Multiple IRP request error

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vipe

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I am running w/2000 professional, 667mhz pentium III, 256 megs ram. I keep getting blue screened with the message "Multiple IRP requests complete, beginning dump of memory" then there are what I assume are memory addresses, the 000000009f type stuff.

I have to use my reset button as nothing happens until I do.

Any help would be appreciated.
 
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I can't find any reference to that particular stop error anywhere on google or mskb.
Is there a stop error code?
eg. "Stop 0xC2" or "Stop 0x000000C2" or "Stop 0x00000050"

If you haven't done so already, install sp3
There's a couple of "I/O Request Packet" fixes referenced:
http://support.microsoft.com/default.aspx?scid=kb;en-us;324939

It could be a driver-related issue, or software incompatability...
What programs/processes are running at the time?
What is your sound card & video card?
 

vipe

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It looks similar to this:


***STOP: 0x00000044 (0x814c3308, 0x00000cca, 0x00000000, 0x00000000)
Multiple IRP requests complete
beginning dump of physical memory




I say similar because the first set of numbers in () is never the same.
 

vipe

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thank you Egg for the time you have spent helping.
Unfortunately, the problem seems to get worse not better.
Immediately upon rebooting after SP#3 installation, I can no longer keep a window active. It has taken almost twenty minutes now to write this post as I have to keep clicking the mouse to activate this window. Bout every third or fourth letter. I am leaning towards a hardware problem with this cable modem. Since the Reboot it has blue screened me 4 times and this is the latest:

***stop:0x000000d1(0x00000004, 0x00000002, 0x00000000,0xedcc60b4)
*** address edcc60b4 base atedcc4000 date stamp 3c1d65c4- webstar.sys
beginning dump of physical memory


I am lost. please help point me somewhere
 

JohnWill

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Have you tried a system repair by booting the W2K CD?
 

vipe

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I have not tried that, actually never you it existed. I have the disk, what do I do?
 
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Hopefully, someone will come along with the exact instructions soon.
Oddly enough, Win2k is the one and only Microsoft OS that I've never personally used . . . I've suffered through all the others, now using WinXP.

To make the CD-ROM bootable, you need to reboot your pc,
and enter BIOS Setup.

Before rebooting, place the Windows 2000 CD-ROM in the drive.
If it auto runs, just close it.

If you've never been into the BIOS / Setup before, on the 2nd bootup screen where it detects and lists your hardware devices, you should see different options listed at the bottom. One of these will be "Setup", and it will also tell you which key to press to gain access. This is usually "Del", but could be F2, F11, or other.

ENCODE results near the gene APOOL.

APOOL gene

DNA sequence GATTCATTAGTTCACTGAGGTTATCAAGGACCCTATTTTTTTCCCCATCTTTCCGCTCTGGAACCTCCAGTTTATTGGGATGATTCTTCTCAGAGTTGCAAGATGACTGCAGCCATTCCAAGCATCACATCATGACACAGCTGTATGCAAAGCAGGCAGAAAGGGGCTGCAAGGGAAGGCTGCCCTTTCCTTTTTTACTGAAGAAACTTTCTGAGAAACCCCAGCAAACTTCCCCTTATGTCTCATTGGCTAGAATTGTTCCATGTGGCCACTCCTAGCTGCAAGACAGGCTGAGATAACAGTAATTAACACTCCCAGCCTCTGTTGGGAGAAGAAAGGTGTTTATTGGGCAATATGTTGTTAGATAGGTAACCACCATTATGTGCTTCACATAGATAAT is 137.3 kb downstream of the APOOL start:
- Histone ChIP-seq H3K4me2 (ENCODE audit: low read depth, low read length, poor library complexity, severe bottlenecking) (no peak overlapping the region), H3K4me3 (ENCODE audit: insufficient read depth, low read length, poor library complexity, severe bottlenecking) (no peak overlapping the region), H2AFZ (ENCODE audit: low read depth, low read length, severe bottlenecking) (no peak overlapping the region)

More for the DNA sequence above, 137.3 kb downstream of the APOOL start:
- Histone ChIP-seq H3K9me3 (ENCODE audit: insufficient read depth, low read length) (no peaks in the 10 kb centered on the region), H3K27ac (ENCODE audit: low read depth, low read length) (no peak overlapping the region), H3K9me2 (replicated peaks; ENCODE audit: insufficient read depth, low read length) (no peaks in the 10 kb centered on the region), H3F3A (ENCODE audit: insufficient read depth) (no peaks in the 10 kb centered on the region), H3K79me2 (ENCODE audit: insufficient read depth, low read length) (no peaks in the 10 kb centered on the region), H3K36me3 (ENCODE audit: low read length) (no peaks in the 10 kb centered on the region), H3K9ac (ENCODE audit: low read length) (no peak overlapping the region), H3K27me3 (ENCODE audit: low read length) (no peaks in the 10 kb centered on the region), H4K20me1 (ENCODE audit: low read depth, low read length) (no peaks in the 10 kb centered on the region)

The BIOS / Setup menus and procedures also vary per machine.
It depends on the pc manufacturer, or if no brand name (self/custom built), then it depends on the motherboard and BIOS manufacturer/provider.

In the setup, you'll be looking for "Boot Sequence"

In my BIOS, this comes under the "Advanced BIOS Features" section, but as I said, it could be different for yours, so (if you have one) refer to your motherboard manual.

You will need to change the Boot Sequence to:
1st boot device = CD-ROM
2nd boot device = IDE-0 (this will be your main hard drive, usually C:/)

Before you make any changes, take note of what the current settings are, because you will need to change them back afterwards.

Save the Settings

System will now reboot, and the Windows 2000 CD Setup screen should appear. Here you will be presented with all available options, and I assume that one of these will be "system repair".

Hopefully johnwill or another member will return with confirmation and exact procedure instructions.



What I was going to suggest was that you temporarily remove the cable modem (ie. unplug it) and see if the Stop Error still occurs. If you have a dial-up modem installed, you could also temporarily use that, just for troubleshooting purposes.

If the Stop Error no longer occurs, then you will have found the culprit.

Uninstall all the software for the cable modem.
Reinstall the software
Plug the cable modem back in.

If the problems start up again, then it's time to contact the cable provider.
Maybe they've got some new updated drivers available?


I also suggest that you download and run StartUpList
and paste or attach the result file here.

You can run StartUpList in normal mode for a standard result file,
or via Start -> Run with a switch to produce a more complete list.

"c:\path.to\startuplist.exe" /complete

(replacing \path.to\ with the correct path)

StartUpList will show us all current running apps/processes, plus a list of everything loading at startup. This will help us to determine whether or not you've been hit by a virus, trojan, or spyware.
 

vipe

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Thanks a lot to all of you.
Iwill try these things and let you all know how it goes.
 
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